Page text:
Shadow of the Titanic
The Extraordinary Stories of Those Who Survived
Date of publication: November 2011
Publisher: Simon & Schuster
The 2012 centenary has resulted in a wealth of Titanic-themed books but what marks this one out is that it explores the legacy of the disaster both for the survivors and society as a whole. People make up history and in telling the stories of individuals touched by the disaster Andrew Wilson has crafted a fascinating book drawing on the Archive at the National Maritime Museum and families and friends of survivors themselves.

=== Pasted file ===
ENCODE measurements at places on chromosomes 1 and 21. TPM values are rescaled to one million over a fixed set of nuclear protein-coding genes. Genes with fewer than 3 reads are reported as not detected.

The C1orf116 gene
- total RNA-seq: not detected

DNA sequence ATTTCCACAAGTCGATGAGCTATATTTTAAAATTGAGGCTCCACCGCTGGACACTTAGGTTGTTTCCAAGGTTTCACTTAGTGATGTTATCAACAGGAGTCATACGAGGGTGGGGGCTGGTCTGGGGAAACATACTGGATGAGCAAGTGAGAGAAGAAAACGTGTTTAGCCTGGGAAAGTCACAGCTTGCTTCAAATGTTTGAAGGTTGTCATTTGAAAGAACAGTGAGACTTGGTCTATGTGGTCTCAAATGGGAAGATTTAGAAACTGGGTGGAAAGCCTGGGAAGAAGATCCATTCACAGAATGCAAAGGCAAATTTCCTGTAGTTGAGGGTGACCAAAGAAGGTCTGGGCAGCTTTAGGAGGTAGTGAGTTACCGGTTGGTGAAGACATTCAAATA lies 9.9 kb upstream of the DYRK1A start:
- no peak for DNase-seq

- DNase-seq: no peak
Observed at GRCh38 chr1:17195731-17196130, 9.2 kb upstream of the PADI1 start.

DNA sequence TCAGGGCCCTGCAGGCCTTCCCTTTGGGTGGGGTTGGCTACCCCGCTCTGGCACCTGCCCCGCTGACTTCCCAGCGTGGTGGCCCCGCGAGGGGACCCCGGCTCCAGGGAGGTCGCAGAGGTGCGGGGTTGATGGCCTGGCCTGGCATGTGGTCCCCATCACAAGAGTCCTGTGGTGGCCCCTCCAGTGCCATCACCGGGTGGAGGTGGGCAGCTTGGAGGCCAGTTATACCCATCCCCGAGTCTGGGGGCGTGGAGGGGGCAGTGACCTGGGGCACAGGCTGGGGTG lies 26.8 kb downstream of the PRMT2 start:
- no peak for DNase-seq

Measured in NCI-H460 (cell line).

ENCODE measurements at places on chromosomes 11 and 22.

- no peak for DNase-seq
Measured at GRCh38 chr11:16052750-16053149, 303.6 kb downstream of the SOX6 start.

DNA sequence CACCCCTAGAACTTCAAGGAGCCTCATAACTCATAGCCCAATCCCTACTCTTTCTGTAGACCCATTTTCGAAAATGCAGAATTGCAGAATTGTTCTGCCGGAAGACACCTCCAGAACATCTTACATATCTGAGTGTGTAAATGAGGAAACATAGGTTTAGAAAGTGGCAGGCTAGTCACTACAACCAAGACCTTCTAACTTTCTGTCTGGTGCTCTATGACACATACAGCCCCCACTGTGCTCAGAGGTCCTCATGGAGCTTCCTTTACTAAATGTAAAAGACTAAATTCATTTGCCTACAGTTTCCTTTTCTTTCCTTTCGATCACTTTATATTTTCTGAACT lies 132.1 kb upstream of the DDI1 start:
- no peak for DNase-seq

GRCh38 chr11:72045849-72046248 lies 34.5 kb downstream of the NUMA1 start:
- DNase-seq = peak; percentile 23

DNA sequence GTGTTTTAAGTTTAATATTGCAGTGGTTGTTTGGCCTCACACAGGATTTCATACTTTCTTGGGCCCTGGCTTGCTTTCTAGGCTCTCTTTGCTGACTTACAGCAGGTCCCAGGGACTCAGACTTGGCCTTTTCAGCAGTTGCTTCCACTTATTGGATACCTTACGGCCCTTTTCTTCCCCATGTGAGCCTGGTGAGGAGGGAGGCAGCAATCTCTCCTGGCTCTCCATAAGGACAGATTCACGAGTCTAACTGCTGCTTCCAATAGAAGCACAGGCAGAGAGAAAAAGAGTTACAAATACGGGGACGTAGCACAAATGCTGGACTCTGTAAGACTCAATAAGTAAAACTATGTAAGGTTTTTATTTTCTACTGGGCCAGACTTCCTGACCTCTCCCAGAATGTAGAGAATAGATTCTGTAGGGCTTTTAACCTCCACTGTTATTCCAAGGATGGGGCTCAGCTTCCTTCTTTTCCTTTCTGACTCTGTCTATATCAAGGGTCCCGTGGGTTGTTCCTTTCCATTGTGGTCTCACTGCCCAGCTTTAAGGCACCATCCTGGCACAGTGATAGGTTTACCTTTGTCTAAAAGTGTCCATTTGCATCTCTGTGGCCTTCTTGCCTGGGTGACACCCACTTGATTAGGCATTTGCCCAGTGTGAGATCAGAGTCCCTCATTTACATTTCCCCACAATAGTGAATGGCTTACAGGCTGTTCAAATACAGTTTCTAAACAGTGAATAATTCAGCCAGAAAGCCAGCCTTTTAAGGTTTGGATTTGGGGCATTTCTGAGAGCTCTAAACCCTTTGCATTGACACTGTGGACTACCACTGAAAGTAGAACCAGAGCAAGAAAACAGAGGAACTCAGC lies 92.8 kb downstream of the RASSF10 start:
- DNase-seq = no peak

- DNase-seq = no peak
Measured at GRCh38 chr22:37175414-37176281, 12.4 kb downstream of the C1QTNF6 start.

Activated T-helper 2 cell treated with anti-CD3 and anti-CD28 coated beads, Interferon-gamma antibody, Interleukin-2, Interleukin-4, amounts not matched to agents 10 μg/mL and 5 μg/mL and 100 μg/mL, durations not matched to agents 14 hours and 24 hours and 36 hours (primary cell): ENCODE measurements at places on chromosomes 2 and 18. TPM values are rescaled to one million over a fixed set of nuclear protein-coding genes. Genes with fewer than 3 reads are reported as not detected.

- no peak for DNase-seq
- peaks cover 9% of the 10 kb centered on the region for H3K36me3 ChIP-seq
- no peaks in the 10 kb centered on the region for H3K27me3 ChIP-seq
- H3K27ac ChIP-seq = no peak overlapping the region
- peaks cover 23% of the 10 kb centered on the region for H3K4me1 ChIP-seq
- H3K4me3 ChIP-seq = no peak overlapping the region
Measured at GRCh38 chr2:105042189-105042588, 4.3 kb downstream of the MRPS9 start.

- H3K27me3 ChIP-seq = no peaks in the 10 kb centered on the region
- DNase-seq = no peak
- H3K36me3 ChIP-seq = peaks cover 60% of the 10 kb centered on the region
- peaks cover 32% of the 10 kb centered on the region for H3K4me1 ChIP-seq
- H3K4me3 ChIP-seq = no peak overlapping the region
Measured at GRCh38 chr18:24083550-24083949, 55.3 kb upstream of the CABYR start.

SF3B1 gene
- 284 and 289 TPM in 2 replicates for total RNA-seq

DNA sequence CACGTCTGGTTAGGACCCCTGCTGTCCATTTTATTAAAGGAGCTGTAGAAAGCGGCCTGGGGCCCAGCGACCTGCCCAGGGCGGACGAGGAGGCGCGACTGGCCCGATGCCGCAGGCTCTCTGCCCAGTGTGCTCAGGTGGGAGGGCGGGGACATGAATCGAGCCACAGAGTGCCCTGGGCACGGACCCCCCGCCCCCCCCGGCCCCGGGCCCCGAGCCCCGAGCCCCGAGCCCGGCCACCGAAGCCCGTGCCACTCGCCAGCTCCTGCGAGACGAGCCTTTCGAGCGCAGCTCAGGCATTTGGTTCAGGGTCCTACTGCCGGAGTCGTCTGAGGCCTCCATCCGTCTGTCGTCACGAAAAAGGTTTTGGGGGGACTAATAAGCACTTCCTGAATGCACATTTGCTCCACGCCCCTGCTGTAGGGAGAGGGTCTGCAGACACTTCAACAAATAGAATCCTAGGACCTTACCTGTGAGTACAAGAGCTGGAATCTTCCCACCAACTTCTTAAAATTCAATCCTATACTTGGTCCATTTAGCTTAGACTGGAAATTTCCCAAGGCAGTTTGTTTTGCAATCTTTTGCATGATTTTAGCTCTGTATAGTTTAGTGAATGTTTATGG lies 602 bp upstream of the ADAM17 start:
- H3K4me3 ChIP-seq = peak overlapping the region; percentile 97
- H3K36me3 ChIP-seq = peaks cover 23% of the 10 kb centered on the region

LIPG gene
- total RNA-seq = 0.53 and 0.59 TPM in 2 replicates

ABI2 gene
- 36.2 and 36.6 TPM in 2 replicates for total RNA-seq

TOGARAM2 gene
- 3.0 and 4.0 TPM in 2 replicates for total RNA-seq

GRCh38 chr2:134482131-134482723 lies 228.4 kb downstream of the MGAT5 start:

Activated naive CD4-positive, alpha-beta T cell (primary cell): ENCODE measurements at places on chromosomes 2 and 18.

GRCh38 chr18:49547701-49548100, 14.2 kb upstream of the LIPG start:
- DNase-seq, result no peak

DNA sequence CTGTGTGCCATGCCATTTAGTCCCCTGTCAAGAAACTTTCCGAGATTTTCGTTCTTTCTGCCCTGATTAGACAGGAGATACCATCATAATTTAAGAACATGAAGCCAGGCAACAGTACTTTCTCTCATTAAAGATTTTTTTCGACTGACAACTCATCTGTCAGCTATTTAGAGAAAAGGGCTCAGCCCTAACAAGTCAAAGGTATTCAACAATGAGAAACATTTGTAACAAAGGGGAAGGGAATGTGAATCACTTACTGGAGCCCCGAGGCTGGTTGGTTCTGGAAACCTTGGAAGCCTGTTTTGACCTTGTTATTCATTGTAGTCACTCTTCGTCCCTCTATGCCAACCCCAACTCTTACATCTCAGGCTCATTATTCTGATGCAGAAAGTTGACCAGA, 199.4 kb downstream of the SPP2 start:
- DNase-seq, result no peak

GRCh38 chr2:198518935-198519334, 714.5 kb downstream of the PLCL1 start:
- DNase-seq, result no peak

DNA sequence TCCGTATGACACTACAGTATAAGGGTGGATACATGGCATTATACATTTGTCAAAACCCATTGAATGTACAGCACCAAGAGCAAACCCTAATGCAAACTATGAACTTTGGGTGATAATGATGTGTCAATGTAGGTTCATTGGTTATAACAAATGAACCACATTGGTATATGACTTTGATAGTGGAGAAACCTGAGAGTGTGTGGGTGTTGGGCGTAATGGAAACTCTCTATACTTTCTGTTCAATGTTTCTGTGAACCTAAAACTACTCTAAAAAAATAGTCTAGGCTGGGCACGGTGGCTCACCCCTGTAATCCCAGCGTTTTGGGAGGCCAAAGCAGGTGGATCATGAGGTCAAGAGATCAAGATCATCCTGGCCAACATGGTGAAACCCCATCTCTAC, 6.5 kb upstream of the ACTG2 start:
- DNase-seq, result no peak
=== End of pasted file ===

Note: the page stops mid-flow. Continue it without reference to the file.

The Titanic was a microcosm of Edwardian society with representatives from different classes from mistresses to maids, actresses to artisans and their reactions and ways of coping run the gamut from self-delusion to self awareness. Reputations were made or lost that fateful night, the tragedy of the sinking led to guilt and romance, heroism and suicide, some were strengthened by the experience and some destroyed. Ten survivors of the Titanic later committed suicide their lives forever marked by that night. Others felt they were protected by fate and a particularly touching story is that of Marion Woolcott who made charms from the coat she wore that night to give to her sons when they went to fight in World War II.
From the ship owner who came to regret that he had not, as society so clearly expected, gone down with his ship, to the silent screen actress who starred in a film of herself as a survivor wearing the same dress she wore that night Wilson tells the stories of many of those who lived to tell the tale.